Review: 'The Pink Unicorn' an Intimate Experience in Virtual Theater

by Kilian Melloy
Monday Mar 15, 2021
Stacy Fischer in 'The Punk Unicorn'
Stacy Fischer in 'The Punk Unicorn'  (Source:Courtesy SpeakEasy Stage Company)

Boston's SpeakEasy Stage Company embraces the COVID-era necessity of theater making via streaming, with its production of Elise Forier Edie's play "The Pink Unicorn."

SpeakEasy frames the one-woman show as a video testimony submitted to a "Family and Faith Virtual Summit Series," and start Stacy Fischer brings an off-the-cuff quality to her performance that matches well with the conceit. Fischer plays Trish, a small-town Texas native whose apple cart has been upset - exploded is more like it - with the announcement by her teenager, Jo, that Jo is gender-neutral and will now forsake girls' clothing and use they/them pronouns. As Jo puts it to Trish, "I'm not a girl, Mama. Or, I'm not all girl. I'm a boy, too."

When Jo attempts to start a GAS at her high school, the principal - a man whose desk boasts a prominently placed jar of violet hand cream - shoots the idea down; nor does the principal budge when Trish confronts him about it, instead attempting to pathologize Jo as a troubled teen going wrong in the wake of Trish's husband having died.

At the same time, the town's Presbyterian minister - Trish's own minister, in fact - has come out, in fire-and-brimstone style - against the idea of the church admitting openly LGBTQ people into the ranks of the clergy. Mortified and enraged by the pastor's anti-gay sermon, Trish walks out of church in the middle of the service and, soon enough, into the thick of a controversy that divides the town and her family.

Edie's script radiates humor and warmth, depicting Trish as a far-from-perfect ally who would rather not be in the position she's thrust into. ("I hate diversity!" she recounts having exclaimed at one point - because, of course, uniformity is so much easier.) Though, we never meet Jo - nor Trish's mother or war veteran brother, who struggles with alcoholism and PTSD - Trish's account deftly creates portraits we can identify with.

Director M. Bevan O'Gara and Associate Director Shira Helena Gitlin (who themselves is non-binary) bring a compassionate and informed sensibility. The play's presentation does feel constrained by the static nature of the image, with its unvarying lighting and immobile point of view; that's realistic, of course, and true to the format of the show as a contribution to a "virtual summit," but it makes one yearn harder for a return to live theater, where even in a one-person show the actor can move freely. (This is, of course, an unavoidable limitation; we are all a little sick of Zoom and similar video platforms?)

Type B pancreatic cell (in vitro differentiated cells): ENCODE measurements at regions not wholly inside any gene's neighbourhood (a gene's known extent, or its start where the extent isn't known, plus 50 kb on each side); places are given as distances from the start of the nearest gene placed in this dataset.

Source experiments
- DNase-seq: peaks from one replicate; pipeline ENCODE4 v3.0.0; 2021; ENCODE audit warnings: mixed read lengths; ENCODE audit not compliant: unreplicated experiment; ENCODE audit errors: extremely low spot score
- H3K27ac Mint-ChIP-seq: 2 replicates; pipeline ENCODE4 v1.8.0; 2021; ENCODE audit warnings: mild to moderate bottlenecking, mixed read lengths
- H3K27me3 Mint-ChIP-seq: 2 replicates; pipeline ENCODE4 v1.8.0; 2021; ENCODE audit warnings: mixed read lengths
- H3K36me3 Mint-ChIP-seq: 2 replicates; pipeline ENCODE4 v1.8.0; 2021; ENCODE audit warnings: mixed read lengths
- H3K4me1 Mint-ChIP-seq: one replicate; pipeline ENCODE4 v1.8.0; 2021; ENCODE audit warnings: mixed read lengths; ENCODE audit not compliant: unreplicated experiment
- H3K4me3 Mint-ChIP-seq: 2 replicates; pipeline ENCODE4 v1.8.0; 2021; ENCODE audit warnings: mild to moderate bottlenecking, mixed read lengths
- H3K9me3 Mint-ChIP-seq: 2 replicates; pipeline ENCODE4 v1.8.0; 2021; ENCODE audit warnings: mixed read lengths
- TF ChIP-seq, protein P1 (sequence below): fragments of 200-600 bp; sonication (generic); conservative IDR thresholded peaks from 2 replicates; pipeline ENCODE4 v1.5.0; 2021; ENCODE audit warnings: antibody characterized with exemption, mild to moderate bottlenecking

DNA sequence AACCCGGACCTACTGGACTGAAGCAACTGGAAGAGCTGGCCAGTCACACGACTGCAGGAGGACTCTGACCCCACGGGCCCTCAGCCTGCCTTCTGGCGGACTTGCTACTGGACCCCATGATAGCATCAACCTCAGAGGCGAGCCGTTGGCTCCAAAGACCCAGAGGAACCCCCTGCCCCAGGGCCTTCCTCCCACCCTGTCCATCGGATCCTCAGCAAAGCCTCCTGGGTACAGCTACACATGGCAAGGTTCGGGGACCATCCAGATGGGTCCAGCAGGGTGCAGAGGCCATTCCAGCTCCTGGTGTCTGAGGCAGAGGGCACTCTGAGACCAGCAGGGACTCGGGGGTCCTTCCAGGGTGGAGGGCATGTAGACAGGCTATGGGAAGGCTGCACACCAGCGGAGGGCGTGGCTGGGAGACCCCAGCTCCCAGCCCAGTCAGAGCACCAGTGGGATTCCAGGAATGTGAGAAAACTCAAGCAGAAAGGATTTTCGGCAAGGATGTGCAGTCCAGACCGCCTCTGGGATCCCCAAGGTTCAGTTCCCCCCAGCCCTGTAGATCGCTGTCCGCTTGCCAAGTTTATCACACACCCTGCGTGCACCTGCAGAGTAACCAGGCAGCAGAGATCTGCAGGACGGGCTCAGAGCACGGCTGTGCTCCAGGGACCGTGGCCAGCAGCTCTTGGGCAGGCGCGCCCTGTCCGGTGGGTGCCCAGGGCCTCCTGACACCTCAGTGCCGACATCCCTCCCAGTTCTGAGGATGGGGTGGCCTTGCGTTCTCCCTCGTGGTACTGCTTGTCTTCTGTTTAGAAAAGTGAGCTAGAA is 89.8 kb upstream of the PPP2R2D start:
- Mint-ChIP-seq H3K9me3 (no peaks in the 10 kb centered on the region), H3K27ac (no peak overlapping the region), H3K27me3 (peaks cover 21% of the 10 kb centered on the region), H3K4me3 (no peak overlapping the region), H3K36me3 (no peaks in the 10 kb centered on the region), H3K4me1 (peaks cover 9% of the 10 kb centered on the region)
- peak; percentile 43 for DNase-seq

O'Gara and Gitlin help Fischer find natural-seeming things to fill the virtual space: Trish fiddles with a clementine, breaks a cookie in two, and handles props that are deliberate in their size and solidity, like a large coffee mug and a hardcover blank book. (No slip of a spiral or paper-bound notebook would have had nearly the same sense of presence and physicality.)

Most crucial to the performance is Fischer's ability - even virtually - to communicate a sense of intimacy and empathy, and connect with the viewer. There's one moment when the gesture of an outstretched hand runs up against the format; performer and viewer do not share a common space, of course, and the camera lens distorts the proffered hand in a way that underscores this separation. The gesture feels inadequate, simply because a streaming format isn't conducive to every example of traditional theatrical vocabulary.

Far more important, however, is how effectively the material and the performance communicate the play's message. Trish's story is partly a confession in which she examines her own prejudices, and partly an understated form of stand-up (or, in this case, sit-down) comedy in which unfamiliar situations are examined among the most potent of a skilled comedian's raw materials.

The presentation includes a post-performance roundtable, moderated by Taj M. Smith, in which four prominent transgender/gender-nonconforming individuals from varied walks of life and of varied ages offer their personal experiences and perspectives on a number of issues, chief among them "the impact of language," but also the intersections they occupy - one panel member is biracial, for instance; another speaks about having "a foot in both camps" of the masculine and feminine; still another is a person of faith and seminarian who speaks about how "the cues" of gender they present can signal both masculine and feminine qualities. It's a deep and informative discussion, and worth sticking around for.

"The Pink Unicorn" streams through March 19. For more information, follow this link.

Kilian Melloy serves as EDGE Media Network's Associate Arts Editor and Staff Contributor. His professional memberships include the National Lesbian & Gay Journalists Association, the Boston Online Film Critics Association, The Gay and Lesbian Entertainment Critics Association, and the Boston Theater Critics Association's Elliot Norton Awards Committee.


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